Quiet Adoration

Joden Girl

Baubles, Bling, and Cherub Wings

This late Victorian or early Art Nouveau brooch always makes me smile.  The image has long been used on everything from postcards to T-shirts.  I knew it was “Raphael’s angel” – what I didn’t know was that this pensive cherub was just a small part of a much larger painting. 

Created in 1512 by Raphael Sanzio, this awe-inspiring work is titled “The Sistine Madonna“.  It was commissioned by Pope Julius II for the church of San Sisto, Piacenza.  For over 500 years, many have expostulated about the symbolism and meaning of these two cherubim…  here are two of my favorites.

The first proposes that two children came to watch Raphael while he painted the Madonna.  He was so enchanted by their demeanor that he added them to his masterpiece, exactly as they were.  In the early 1900’s a second story circulated…  it argued that Raphael was inspired by a pair of children that he saw on the street; the two were gazing wistfully into a bakery window.  It sounds reasonable… fresh baked goods have been known to bring a dreamy look to my face a time or two!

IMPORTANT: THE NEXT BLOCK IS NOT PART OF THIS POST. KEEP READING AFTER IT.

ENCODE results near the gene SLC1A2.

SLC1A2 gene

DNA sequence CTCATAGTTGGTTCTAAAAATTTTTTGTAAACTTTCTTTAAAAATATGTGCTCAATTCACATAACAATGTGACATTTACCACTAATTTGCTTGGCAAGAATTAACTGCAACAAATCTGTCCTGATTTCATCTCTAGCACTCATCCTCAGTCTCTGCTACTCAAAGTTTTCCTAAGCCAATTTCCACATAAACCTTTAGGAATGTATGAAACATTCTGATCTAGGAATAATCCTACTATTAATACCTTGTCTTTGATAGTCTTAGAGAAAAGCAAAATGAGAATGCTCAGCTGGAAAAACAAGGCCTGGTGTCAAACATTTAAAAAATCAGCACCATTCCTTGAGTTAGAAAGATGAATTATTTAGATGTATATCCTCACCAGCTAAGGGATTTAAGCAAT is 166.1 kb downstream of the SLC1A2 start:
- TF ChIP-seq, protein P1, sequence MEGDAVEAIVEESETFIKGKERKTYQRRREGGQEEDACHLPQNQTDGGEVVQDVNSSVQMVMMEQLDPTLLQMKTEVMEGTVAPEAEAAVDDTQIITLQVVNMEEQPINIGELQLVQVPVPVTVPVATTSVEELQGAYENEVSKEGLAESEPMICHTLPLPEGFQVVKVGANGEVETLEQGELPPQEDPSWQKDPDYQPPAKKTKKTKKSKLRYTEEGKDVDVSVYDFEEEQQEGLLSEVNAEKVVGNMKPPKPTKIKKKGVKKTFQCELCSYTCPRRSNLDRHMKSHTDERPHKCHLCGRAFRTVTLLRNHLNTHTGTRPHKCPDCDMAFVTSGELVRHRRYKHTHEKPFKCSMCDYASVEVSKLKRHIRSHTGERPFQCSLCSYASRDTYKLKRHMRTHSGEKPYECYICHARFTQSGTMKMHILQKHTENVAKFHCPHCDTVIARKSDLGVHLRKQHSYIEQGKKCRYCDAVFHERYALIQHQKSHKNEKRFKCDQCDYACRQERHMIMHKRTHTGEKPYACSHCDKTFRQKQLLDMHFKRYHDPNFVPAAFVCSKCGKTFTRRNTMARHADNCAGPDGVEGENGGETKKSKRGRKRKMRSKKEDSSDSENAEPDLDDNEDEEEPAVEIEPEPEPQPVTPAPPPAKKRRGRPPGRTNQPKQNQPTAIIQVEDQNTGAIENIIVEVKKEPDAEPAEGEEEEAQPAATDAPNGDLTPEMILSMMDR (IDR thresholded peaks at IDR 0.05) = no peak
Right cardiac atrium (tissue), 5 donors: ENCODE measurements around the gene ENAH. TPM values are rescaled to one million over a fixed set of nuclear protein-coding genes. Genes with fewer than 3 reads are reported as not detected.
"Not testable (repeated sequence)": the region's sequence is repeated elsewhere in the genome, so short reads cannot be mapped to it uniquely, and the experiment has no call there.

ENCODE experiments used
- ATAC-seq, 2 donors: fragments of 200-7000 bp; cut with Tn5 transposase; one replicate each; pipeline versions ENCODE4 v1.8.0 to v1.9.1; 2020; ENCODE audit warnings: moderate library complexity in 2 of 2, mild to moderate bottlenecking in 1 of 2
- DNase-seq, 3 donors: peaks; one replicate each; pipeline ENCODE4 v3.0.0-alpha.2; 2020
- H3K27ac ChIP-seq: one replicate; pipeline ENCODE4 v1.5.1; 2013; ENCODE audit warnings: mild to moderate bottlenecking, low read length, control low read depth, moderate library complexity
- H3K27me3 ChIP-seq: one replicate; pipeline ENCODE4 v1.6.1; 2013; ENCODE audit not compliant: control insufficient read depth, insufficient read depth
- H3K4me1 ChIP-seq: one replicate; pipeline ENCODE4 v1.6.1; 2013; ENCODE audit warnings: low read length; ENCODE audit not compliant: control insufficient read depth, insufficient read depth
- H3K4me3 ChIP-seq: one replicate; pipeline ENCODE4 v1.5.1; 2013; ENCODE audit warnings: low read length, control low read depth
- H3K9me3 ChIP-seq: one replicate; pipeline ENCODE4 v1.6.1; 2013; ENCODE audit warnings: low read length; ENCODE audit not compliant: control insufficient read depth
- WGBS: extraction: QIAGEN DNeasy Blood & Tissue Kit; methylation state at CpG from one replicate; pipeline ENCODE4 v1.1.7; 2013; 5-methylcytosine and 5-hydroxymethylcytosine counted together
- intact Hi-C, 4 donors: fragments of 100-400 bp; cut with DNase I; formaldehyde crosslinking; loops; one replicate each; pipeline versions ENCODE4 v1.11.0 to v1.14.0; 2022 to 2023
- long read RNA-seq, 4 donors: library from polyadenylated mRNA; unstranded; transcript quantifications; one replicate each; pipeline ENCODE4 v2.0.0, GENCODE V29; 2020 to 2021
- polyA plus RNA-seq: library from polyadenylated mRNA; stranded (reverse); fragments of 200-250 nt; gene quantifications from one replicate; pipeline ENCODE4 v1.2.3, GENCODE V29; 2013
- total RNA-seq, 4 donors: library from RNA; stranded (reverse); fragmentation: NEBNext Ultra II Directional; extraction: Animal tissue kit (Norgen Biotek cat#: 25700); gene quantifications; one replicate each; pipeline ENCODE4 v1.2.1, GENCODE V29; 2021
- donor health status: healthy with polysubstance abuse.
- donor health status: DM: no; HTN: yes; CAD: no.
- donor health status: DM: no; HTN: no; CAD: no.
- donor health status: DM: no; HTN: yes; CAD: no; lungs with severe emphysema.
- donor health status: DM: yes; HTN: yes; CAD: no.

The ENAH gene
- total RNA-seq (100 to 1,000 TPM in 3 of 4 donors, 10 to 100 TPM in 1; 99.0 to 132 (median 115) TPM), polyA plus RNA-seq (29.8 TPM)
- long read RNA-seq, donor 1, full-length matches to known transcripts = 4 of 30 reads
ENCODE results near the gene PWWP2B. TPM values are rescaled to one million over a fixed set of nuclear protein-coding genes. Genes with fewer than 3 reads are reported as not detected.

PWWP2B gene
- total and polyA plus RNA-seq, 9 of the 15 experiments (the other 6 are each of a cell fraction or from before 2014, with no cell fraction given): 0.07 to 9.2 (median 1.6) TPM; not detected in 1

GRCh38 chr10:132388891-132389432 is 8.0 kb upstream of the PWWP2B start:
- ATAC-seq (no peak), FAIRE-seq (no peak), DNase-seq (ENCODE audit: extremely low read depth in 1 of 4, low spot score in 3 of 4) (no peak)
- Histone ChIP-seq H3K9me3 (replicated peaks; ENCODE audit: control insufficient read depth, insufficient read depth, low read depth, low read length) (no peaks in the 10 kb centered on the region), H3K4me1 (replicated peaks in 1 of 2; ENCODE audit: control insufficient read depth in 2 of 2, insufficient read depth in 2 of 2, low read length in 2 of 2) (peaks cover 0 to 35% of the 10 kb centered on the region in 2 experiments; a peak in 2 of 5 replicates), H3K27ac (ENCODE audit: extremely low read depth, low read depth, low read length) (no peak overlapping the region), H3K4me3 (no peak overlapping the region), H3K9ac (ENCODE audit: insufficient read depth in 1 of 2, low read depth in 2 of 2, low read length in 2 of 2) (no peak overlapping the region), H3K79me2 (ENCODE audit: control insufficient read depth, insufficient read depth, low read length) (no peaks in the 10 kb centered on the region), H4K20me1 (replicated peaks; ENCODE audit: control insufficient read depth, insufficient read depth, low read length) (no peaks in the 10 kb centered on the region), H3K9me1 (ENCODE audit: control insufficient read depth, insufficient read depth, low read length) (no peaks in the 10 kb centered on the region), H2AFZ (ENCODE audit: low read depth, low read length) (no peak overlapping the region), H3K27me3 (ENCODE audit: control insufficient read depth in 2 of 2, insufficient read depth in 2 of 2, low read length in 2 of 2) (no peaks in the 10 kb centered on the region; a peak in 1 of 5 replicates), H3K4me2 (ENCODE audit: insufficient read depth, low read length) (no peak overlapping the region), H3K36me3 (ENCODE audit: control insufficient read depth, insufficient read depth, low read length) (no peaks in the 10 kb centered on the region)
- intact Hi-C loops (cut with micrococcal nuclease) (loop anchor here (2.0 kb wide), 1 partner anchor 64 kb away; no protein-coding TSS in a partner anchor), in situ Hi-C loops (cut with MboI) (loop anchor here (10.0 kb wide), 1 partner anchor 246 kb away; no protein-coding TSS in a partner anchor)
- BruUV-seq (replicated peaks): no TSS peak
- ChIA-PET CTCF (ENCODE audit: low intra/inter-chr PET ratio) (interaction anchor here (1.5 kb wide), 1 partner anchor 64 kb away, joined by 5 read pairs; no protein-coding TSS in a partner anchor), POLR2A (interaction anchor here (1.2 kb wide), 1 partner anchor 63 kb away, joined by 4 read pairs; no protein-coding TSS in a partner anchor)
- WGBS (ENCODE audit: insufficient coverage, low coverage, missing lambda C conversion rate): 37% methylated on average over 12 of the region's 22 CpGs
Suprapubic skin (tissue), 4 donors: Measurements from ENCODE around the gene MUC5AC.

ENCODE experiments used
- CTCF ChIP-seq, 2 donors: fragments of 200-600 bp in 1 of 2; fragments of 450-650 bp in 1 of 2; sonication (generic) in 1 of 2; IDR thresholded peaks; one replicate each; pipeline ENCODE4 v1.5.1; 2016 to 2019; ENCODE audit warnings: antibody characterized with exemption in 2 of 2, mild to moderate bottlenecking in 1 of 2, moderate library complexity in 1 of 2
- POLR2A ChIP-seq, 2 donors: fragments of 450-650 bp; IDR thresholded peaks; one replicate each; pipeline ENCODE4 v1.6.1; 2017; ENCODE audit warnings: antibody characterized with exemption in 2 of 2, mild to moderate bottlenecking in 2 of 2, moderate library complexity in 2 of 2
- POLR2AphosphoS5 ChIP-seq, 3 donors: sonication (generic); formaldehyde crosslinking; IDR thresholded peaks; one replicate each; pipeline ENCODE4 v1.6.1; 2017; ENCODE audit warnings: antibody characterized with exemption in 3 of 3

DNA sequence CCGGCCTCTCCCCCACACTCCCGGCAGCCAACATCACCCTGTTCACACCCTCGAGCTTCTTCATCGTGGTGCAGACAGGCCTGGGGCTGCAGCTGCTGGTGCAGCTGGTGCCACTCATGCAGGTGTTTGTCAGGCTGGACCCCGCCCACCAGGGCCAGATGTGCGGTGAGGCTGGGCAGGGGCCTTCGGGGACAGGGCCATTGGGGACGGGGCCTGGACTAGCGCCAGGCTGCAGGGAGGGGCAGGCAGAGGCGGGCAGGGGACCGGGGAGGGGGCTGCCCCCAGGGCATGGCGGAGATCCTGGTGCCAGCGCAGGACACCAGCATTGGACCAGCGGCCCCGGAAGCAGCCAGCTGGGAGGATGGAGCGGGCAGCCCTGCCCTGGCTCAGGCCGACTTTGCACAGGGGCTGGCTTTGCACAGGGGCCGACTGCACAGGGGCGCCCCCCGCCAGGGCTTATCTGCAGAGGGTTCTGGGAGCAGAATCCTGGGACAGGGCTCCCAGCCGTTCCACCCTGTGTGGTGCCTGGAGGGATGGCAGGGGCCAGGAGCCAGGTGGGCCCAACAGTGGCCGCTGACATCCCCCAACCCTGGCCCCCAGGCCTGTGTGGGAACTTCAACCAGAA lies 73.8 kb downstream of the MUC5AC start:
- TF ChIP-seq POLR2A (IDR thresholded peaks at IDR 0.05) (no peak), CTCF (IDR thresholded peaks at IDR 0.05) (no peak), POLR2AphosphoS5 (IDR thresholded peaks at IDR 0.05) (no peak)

The brooch itself is actually a tiny miniature painting on porcelain – it is fully ensconced in a yellow gold frame with a decorative entwined rope edge.  The cherub rests his cheek in his left hand, and gazes upward while a glorious wing of crimson and emerald feathers curves out from his right shoulder.  Rows of delicate curls cascade down both sides of his head and a soft pink blush graces this delightful cherub’s cheeks.  Each of these details add interest to the piece – but for me, it all comes down to a singular point…  Raphael’s reverence; quiet adoration.  He gazes at God with the eyes of his heart.  

“You can go to our site and look, them come to Joden and touch.”

Written by Carrie Martin

Photos by Shelly Isacco

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